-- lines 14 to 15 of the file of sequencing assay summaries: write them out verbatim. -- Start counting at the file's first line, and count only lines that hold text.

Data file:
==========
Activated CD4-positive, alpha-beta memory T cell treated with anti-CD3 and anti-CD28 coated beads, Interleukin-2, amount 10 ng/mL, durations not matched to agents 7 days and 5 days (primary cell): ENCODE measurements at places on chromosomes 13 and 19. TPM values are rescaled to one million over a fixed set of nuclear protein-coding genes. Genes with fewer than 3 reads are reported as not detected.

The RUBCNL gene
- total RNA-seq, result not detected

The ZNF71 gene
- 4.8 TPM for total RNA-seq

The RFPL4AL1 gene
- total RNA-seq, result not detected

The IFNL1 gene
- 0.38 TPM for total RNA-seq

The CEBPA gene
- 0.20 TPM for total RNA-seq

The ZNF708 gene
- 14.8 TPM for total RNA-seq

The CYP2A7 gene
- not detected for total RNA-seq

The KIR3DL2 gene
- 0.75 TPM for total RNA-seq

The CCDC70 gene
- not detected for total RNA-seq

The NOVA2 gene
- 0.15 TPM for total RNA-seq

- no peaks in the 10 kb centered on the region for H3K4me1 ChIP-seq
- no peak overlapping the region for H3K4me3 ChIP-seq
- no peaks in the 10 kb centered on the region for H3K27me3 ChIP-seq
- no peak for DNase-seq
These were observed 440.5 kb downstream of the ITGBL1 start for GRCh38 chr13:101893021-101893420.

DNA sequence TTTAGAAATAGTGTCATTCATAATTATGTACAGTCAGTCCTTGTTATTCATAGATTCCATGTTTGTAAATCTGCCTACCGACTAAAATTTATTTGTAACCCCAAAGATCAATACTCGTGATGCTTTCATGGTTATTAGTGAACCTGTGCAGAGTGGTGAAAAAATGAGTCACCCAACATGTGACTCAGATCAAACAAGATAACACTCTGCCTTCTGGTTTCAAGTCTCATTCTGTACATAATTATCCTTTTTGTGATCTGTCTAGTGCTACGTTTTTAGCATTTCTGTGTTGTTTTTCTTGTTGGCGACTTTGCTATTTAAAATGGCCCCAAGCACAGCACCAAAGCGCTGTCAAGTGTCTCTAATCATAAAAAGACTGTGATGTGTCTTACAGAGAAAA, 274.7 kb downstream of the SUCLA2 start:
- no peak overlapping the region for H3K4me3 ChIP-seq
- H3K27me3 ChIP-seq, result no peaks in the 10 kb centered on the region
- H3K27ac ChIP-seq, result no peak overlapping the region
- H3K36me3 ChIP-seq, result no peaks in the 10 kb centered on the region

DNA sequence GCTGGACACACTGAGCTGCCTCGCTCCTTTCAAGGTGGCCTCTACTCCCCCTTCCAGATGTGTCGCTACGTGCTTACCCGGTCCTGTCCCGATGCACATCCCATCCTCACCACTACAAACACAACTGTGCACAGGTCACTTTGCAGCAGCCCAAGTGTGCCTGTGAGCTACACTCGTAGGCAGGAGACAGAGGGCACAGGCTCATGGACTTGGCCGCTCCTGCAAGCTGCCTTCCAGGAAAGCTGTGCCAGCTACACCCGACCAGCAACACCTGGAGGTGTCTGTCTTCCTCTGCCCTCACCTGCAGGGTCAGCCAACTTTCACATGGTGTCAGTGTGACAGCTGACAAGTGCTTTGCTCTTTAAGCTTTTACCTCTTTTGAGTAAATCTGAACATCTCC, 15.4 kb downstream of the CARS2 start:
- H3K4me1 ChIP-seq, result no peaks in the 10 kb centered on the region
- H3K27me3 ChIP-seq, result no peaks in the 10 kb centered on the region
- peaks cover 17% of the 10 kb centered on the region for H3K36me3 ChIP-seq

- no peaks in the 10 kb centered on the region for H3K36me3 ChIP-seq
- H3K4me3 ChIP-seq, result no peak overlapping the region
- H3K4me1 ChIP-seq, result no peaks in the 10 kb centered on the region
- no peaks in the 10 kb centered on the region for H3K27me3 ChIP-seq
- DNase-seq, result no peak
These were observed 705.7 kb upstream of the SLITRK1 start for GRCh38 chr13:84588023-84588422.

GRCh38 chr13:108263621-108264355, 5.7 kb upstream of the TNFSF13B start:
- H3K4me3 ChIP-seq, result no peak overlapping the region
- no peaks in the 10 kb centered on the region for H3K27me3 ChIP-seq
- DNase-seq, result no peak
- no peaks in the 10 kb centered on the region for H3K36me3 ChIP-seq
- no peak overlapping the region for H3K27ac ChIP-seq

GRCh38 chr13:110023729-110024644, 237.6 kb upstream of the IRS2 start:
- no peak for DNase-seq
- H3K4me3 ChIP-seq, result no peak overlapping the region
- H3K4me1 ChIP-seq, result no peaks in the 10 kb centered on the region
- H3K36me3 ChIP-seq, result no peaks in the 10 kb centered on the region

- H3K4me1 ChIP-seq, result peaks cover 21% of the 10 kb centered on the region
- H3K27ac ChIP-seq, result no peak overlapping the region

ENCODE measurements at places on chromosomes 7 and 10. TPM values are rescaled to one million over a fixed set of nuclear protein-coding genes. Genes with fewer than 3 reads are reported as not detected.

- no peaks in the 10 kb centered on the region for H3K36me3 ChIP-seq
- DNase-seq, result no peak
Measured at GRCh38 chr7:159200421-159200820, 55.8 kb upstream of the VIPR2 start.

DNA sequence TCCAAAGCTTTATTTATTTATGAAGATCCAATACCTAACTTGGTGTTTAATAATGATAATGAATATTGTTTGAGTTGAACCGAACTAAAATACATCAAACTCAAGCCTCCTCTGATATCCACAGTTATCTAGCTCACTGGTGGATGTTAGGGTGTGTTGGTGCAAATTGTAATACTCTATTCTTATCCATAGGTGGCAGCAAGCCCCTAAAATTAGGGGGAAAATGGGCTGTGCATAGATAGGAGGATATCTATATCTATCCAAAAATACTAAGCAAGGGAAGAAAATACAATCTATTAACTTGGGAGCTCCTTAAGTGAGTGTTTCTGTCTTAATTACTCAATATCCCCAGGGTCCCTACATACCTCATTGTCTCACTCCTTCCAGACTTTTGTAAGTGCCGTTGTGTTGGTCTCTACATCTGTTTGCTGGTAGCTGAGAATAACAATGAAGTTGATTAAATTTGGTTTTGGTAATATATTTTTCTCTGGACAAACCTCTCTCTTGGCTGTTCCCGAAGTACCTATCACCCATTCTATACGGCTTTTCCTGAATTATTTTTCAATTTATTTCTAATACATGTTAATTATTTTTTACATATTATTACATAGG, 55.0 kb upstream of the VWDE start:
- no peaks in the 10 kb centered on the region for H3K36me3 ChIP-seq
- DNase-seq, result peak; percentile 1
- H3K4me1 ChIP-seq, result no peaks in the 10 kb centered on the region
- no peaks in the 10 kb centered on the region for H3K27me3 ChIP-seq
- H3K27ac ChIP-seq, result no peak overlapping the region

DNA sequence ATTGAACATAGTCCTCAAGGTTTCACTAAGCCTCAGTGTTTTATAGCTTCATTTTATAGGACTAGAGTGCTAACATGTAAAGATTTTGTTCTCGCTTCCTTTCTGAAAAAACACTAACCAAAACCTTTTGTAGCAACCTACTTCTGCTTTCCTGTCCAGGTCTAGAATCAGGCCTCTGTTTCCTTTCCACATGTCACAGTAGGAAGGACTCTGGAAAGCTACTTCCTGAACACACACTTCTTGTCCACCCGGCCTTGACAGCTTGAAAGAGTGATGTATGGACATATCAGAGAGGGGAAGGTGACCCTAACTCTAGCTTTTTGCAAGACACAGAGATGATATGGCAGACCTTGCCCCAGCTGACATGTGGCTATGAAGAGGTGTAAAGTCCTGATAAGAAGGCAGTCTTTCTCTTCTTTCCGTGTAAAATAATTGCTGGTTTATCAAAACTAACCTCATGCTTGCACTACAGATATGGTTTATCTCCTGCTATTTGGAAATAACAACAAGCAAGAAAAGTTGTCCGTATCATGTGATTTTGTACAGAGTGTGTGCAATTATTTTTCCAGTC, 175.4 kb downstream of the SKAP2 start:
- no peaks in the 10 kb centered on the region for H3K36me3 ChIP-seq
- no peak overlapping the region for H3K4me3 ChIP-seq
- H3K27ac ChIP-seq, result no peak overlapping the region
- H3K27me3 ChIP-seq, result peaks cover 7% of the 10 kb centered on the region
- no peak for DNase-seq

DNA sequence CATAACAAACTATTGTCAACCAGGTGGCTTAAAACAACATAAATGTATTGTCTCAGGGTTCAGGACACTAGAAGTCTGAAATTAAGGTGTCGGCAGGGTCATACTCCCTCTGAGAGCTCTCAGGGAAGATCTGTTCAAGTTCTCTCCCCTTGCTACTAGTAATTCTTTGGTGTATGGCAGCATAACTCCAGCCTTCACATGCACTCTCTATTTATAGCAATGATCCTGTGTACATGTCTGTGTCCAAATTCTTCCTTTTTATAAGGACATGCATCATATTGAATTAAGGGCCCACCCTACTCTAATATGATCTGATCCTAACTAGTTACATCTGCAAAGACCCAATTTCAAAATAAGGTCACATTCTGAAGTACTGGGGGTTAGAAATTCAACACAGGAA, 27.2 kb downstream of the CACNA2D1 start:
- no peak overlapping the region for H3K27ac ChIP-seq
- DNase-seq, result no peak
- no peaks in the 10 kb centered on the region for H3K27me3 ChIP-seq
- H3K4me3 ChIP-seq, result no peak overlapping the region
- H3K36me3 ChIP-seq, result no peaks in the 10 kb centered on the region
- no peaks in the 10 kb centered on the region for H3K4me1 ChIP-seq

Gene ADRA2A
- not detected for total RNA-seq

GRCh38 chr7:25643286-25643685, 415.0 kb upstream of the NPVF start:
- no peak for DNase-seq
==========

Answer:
The CYP2A7 gene
- not detected for total RNA-seq